Charter adds 76,000 broadband subs in Q1, notes progress in rural deployments

Charter Communications boasted positive broadband subscriber growth in Q1, as it continues its work on rural buildouts and network enhancements in preparation for DOCSIS 4.0.

The operator added 76,000 broadband customers in the quarter, a year-over-year decline from 185,000. Still, Charter fared better than cable competitor Comcast, which ended Q1 with 5,000 broadband net additions.

On the company’s earnings call Friday, CFO Jessica Fischer said market activity levels “remain low,” as total churn in the quarter was “slightly higher” than last year. But she asserted churn was “still near record lows and well below pre-pandemic levels.”

Charter executives touted progress on rural broadband deployments. CEO Chris Winfrey said Charter activated 44,000 subsidized rural passings in Q1, with 20,000 of those passings reached in March. The operator remains on track to reach 300,000 subsidized rural locations in 2023.

“Keep in mind that a lot of our builds are taking place in places like Ohio, Michigan, Wisconsin…in January and February it’s a little harder to get around, whether you’re going on poles or whether you’re going underground,” he pointed out. “Nothing that we haven’t expected.”

“These rural customers are purchasing products beyond internet, including mobile, video and wireline voice,” Fischer commented, noting Charter also saw a sequential decline in total capex associated with its rural buildout, due to purchasing “a significant amount of rural construction equipment.”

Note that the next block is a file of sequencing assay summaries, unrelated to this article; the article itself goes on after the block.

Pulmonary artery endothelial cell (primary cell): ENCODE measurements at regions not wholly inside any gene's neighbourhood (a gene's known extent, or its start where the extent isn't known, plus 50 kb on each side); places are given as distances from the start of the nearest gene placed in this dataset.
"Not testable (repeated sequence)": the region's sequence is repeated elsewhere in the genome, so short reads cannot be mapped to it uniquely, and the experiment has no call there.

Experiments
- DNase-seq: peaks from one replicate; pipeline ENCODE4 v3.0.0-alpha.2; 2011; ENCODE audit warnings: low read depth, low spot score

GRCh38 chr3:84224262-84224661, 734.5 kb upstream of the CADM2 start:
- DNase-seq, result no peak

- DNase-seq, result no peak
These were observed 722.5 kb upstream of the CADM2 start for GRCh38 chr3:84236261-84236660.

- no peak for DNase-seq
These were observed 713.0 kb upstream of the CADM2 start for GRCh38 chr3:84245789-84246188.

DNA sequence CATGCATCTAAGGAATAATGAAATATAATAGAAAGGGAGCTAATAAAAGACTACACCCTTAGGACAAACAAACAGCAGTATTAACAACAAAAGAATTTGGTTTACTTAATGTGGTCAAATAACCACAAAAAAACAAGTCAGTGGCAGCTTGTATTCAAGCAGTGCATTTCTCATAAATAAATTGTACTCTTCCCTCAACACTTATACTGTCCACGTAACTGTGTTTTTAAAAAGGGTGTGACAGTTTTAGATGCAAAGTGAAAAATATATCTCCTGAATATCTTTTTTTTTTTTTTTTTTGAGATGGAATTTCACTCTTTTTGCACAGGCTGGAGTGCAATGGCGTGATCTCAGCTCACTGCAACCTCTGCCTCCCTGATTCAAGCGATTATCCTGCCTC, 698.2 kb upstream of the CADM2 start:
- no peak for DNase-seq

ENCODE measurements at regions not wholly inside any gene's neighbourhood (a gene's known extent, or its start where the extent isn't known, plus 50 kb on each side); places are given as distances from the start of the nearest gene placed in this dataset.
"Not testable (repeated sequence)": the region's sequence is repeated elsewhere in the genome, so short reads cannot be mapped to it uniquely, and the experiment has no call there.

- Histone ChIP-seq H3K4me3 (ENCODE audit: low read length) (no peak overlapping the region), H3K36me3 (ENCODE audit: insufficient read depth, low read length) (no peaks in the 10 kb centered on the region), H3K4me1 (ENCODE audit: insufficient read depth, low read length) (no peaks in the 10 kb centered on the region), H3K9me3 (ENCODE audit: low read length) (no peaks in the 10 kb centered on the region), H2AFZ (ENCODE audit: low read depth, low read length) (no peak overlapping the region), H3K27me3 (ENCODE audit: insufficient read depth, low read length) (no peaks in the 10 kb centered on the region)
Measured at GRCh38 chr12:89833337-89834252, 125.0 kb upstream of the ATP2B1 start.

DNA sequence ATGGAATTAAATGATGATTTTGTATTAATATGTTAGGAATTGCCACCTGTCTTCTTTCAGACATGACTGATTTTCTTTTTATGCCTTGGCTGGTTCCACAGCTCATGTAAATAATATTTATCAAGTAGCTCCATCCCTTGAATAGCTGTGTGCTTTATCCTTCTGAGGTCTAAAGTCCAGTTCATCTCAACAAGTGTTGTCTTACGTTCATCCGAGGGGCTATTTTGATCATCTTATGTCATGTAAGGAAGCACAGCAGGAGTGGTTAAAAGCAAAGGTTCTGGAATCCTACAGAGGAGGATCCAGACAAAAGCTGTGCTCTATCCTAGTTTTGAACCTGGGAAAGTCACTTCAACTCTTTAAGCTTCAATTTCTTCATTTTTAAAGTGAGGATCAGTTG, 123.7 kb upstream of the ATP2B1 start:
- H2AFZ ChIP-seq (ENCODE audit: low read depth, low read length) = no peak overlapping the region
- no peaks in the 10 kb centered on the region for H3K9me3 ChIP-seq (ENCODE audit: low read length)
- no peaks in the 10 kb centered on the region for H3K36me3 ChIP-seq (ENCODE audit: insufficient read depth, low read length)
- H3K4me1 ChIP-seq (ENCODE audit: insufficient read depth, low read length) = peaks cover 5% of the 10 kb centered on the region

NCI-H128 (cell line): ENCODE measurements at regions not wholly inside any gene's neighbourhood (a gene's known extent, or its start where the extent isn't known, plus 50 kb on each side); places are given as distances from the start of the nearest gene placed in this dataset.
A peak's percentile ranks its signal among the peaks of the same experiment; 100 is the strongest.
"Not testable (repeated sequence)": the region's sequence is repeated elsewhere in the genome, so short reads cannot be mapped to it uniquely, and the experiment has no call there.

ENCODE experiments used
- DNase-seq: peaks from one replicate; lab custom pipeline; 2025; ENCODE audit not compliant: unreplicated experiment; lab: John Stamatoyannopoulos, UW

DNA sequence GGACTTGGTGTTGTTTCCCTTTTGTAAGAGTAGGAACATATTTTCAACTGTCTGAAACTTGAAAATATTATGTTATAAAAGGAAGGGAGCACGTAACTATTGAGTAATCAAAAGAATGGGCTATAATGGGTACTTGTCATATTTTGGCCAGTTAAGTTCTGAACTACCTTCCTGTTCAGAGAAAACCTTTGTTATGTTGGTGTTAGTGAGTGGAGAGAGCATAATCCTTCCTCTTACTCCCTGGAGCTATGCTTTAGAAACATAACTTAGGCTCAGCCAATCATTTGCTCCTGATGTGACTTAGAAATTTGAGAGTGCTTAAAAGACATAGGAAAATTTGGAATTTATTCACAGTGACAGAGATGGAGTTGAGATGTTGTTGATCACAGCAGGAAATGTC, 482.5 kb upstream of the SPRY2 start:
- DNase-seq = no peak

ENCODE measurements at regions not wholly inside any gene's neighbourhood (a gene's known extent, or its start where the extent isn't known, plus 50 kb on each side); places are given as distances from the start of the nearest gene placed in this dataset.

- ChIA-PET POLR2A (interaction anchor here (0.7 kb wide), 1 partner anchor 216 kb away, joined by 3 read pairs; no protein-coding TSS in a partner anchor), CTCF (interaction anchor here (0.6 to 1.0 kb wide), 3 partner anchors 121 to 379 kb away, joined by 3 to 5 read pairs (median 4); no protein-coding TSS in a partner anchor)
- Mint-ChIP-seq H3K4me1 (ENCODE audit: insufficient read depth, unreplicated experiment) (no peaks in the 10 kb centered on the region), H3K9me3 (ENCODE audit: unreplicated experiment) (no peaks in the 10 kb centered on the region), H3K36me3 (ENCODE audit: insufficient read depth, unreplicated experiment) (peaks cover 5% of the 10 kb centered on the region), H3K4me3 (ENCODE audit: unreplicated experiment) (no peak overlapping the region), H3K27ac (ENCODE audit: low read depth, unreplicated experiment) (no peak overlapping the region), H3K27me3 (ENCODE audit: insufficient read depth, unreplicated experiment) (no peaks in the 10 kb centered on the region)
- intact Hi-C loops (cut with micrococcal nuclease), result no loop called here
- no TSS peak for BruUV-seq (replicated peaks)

Winfrey added rural penetration “continues to exceed [Charter’s] expectations” with rates of around 40% after six months. If Charter gets the pole permit support it needs, it can complete its Rural Digital Opportunity Fund (RDOF) build commitments two years ahead of schedule.

Network upgrades

Charter in December disclosed a three-year plan to overhaul its network and eventually deploy DOCSIS 4.0. Winfrey said Charter implemented high split architecture in two additional mid-sized markets for the quarter, increasing network capacity in those markets to 1.2 GHz.

The 1.2 GHz spectrum allows Charter to offer speeds of 2 Gbps downstream and 1 Gbps upstream.

“We’re launching the same CMTS-based 1.2 GHz high split to an additional six markets,” said Winfrey. “These DMAs represent about 15% of our footprint.”

At the same time, Charter’s gearing up for the second phase of upgrades, which involves the deployment of distributed access architecture (DAA) to enable 5X1 Gbps speeds. That expansion aims to cover 50% of Charter’s footprint.

The third stage, occurring in late 2024, will see Charter launch extended spectrum DOCSIS 4.0 and 10X1 Gbps speeds in the remaining 35% of its footprint.

“We’re enhancing the spectrum availability of our network, which improves contention on the upstream as well as higher both downstream and upstream capabilities, which gives us marketing claims in the marketplace,” said Winfrey. “But it also signals to competitors that they’re not going to have that marketing claim with us.”


Consolidated revenue for Q1 totaled $13.7 billion, a 3.4% year-over-year increase driven by growth in residential revenue, mobile device sales and commercial revenue. Internet revenue rose 4.9% to $5.7 billion.

Capital expenditures totaled $2.5 billion in Q1, up from $1.9 billion in the year-ago quarter. Charter primarily attributed the increase to $890 million spent on line extensions as well as rural buildouts. Net income attributable to Charter shareholders dropped to $1 billion from $1.2 billion in Q1 2022, mainly due to higher interest expense and other non-operating costs and expenses.